People of my kids' life- Tiny screamed for over an hour in there and you did nothing. Mr. Toddler stopped speaking and ignored his Mom while he squeezed in a corner of the room. I could say all kinds of things about what that was like for me, but let me get this in here again. This isn't about me even a little bit. I'm an adult with support, privilege and resources. They are little guys who have no power and are reliant on you and your choices.
People of my kids' life. Stop fucking this up. They are so precious.
And with all that here is the letter I will write. So I get taken seriously. So I'm not written off as emotional.
I'll document the behaviorial details, days and facts, I'll share my concerns over the harsh and loud language used during the visit and potential slapping. I'll be clear and concise when I relay the doctor denying there are any medical reasons for Mr. Toddler's lack of speech. I'll reiterate the plan we proposed for Tiny to get breaks during the visit to be soothed. I'll ask again how we can support all kids in not hearing harsh language and raised voices. I'll cc everyone relevant. I'll take deep breaths.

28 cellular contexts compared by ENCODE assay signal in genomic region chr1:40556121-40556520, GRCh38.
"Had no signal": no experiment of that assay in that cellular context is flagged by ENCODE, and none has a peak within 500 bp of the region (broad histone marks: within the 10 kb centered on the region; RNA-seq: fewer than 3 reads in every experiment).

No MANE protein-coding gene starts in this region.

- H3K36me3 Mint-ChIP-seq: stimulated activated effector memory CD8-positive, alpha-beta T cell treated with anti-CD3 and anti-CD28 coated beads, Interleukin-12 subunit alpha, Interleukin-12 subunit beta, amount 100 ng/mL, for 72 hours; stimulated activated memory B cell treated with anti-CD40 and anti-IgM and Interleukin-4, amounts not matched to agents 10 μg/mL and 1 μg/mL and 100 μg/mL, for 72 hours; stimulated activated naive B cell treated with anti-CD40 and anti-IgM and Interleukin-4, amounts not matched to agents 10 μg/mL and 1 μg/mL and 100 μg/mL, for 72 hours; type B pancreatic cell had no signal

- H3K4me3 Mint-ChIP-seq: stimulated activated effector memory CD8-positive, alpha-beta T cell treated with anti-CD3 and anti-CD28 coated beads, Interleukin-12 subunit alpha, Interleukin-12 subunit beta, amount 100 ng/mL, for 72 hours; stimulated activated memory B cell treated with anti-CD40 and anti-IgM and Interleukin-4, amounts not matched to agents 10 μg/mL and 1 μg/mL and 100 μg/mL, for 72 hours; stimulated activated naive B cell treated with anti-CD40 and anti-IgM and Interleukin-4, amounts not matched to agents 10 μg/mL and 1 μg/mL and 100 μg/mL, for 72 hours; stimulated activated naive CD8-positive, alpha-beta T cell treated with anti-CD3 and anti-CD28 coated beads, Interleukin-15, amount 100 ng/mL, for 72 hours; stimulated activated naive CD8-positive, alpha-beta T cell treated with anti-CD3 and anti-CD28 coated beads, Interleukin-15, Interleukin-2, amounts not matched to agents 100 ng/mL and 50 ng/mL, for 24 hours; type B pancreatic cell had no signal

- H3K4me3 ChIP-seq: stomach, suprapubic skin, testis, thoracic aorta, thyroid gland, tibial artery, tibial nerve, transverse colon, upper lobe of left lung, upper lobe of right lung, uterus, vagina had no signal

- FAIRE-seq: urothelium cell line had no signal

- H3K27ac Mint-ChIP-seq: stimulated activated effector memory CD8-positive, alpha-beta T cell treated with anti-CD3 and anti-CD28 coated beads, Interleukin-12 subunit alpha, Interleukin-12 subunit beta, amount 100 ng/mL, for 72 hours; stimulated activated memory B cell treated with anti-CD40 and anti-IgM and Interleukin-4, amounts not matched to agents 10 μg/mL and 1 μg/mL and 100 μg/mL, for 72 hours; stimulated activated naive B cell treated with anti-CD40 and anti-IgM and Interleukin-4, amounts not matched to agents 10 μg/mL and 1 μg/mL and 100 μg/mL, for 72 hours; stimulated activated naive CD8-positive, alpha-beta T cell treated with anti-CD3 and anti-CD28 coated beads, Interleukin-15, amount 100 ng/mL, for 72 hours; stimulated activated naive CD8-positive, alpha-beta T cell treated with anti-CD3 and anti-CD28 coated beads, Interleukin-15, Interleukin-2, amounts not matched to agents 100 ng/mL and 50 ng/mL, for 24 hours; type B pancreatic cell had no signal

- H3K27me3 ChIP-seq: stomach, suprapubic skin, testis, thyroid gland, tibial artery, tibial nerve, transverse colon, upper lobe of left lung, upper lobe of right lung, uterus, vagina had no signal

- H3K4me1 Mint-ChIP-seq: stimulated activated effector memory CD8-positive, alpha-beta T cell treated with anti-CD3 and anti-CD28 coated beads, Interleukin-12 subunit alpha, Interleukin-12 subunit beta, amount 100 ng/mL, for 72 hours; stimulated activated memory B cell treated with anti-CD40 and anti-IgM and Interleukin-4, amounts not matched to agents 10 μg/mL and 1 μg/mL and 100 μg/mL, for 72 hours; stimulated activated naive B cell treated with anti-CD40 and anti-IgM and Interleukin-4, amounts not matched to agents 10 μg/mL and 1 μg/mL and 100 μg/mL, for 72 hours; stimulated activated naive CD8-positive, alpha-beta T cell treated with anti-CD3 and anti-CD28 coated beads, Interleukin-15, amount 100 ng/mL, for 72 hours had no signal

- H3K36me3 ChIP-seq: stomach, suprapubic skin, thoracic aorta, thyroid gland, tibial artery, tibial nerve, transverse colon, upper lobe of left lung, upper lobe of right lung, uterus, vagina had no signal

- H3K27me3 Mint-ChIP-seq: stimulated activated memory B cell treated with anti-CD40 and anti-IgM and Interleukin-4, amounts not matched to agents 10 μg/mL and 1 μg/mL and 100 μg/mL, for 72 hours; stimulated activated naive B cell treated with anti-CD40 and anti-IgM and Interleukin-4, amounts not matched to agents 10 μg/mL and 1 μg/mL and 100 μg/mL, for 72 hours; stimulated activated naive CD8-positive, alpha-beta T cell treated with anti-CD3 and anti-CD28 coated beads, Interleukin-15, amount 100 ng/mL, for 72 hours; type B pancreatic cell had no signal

And not even once will I tell you how irate your choices make me. And not even once will I position myself as knowing what's best because I know a few things about these kids having cared for them for awhile, and general knowledge about kiddos emotional health and psychic well being. And then The Artist and I will wait to hear back, or not hear back. And gear up to do it all again.
They are so precious. This is so fucking hard.
-Foster Mom (the therapist)